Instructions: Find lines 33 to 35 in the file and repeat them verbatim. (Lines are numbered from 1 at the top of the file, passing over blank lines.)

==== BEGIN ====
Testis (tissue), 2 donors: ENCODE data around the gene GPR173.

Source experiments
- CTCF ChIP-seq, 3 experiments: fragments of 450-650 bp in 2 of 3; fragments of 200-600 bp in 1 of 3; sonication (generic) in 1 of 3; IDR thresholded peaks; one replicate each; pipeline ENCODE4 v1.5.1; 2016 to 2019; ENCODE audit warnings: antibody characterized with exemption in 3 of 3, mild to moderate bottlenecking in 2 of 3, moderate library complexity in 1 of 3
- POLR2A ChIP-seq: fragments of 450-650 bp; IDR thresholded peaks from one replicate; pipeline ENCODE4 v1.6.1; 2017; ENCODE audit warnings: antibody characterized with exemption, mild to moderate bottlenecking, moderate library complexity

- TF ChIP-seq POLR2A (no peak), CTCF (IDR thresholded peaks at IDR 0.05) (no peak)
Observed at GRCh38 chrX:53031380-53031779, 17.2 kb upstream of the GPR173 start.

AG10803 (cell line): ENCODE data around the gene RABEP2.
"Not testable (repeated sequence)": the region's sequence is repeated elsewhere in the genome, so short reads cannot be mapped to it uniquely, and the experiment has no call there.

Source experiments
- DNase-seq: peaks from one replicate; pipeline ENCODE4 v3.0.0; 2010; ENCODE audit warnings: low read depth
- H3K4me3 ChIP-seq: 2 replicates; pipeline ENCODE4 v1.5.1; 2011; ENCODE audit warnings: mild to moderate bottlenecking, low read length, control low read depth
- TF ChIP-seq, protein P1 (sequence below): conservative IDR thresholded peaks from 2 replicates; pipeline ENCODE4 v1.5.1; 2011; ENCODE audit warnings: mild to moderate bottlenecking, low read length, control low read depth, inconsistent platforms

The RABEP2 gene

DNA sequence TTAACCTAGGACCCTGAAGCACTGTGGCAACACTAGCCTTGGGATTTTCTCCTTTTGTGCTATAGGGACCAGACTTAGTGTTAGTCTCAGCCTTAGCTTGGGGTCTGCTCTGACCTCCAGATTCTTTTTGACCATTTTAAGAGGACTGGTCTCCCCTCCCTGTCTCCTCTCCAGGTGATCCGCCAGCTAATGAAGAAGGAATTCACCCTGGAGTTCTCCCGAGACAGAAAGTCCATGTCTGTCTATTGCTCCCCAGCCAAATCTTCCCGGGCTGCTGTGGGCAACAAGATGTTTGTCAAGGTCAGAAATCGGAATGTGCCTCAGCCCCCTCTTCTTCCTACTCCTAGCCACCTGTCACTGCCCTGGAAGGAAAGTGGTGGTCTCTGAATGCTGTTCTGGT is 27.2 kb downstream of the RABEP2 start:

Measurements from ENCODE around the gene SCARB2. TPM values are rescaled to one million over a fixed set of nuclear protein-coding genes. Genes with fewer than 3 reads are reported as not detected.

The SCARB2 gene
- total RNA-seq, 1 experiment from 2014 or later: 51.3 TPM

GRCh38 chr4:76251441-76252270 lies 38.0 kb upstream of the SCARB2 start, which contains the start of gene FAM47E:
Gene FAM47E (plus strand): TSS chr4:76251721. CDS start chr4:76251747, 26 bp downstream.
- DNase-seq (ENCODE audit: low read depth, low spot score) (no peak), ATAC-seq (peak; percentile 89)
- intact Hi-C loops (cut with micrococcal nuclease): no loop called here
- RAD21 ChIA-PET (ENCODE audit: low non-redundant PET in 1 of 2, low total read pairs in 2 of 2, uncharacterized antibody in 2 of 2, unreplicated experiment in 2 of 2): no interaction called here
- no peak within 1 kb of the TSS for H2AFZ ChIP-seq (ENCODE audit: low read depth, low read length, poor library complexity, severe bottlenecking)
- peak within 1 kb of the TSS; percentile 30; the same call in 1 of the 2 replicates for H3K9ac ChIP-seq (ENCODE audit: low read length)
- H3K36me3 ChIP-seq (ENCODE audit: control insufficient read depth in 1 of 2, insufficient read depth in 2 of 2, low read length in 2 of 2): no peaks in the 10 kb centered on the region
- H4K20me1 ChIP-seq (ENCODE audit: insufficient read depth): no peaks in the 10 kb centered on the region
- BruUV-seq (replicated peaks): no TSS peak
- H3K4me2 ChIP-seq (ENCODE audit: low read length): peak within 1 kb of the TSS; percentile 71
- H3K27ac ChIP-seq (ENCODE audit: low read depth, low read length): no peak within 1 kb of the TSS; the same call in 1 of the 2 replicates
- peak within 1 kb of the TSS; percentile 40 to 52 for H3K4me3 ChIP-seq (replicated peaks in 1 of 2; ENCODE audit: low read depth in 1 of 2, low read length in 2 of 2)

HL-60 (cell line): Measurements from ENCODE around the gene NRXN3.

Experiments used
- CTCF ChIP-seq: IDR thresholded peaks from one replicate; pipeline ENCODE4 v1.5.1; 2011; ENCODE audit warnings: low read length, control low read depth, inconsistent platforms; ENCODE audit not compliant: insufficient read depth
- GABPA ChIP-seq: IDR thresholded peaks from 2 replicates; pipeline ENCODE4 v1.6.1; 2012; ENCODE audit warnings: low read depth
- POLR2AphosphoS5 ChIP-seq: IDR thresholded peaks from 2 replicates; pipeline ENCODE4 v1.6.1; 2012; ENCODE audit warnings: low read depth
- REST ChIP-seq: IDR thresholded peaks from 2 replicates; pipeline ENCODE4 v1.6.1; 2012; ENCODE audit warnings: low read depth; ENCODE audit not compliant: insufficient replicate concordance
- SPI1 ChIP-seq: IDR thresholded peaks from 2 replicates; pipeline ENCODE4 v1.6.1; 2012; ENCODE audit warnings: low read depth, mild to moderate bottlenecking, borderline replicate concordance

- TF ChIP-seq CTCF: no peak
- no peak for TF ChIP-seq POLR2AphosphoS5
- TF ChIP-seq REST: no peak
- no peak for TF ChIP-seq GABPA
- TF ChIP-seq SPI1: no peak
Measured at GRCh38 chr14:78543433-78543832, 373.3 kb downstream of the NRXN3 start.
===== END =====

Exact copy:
- CTCF ChIP-seq: IDR thresholded peaks from one replicate; pipeline ENCODE4 v1.5.1; 2011; ENCODE audit warnings: low read length, control low read depth, inconsistent platforms; ENCODE audit not compliant: insufficient read depth
- GABPA ChIP-seq: IDR thresholded peaks from 2 replicates; pipeline ENCODE4 v1.6.1; 2012; ENCODE audit warnings: low read depth
- POLR2AphosphoS5 ChIP-seq: IDR thresholded peaks from 2 replicates; pipeline ENCODE4 v1.6.1; 2012; ENCODE audit warnings: low read depth